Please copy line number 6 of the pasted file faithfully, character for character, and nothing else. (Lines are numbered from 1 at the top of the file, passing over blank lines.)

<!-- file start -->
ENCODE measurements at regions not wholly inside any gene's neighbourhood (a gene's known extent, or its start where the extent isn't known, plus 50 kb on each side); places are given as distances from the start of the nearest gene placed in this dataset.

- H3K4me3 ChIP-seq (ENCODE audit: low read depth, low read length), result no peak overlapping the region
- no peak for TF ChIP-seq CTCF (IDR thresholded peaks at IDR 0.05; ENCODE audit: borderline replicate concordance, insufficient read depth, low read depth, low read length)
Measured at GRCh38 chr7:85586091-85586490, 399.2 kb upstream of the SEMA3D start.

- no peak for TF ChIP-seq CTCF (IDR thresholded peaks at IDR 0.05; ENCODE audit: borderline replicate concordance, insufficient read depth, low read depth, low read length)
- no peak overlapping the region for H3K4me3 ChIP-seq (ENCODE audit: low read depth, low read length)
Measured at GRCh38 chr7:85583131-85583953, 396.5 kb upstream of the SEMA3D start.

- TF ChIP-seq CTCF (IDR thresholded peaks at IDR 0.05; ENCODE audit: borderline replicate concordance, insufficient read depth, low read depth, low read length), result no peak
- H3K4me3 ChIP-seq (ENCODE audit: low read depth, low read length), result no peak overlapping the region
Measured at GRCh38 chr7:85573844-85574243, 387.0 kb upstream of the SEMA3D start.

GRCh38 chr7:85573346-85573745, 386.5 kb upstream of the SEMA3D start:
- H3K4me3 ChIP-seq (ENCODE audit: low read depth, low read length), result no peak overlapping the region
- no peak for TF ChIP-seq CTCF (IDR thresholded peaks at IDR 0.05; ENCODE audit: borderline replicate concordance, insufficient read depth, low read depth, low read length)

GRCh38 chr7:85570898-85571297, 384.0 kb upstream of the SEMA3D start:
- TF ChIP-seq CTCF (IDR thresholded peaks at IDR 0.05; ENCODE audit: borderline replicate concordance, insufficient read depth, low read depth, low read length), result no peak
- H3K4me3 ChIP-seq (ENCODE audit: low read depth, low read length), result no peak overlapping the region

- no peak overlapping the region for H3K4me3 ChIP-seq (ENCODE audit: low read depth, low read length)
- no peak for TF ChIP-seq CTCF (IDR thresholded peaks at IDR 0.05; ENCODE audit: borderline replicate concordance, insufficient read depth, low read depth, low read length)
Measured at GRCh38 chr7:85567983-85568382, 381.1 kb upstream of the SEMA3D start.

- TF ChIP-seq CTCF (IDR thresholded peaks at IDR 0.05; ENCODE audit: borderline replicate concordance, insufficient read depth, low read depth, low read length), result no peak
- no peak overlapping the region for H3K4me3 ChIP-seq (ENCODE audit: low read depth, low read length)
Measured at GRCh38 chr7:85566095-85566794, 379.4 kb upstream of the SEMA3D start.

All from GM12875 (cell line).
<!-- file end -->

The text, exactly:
- no peak overlapping the region for H3K4me3 ChIP-seq (ENCODE audit: low read depth, low read length)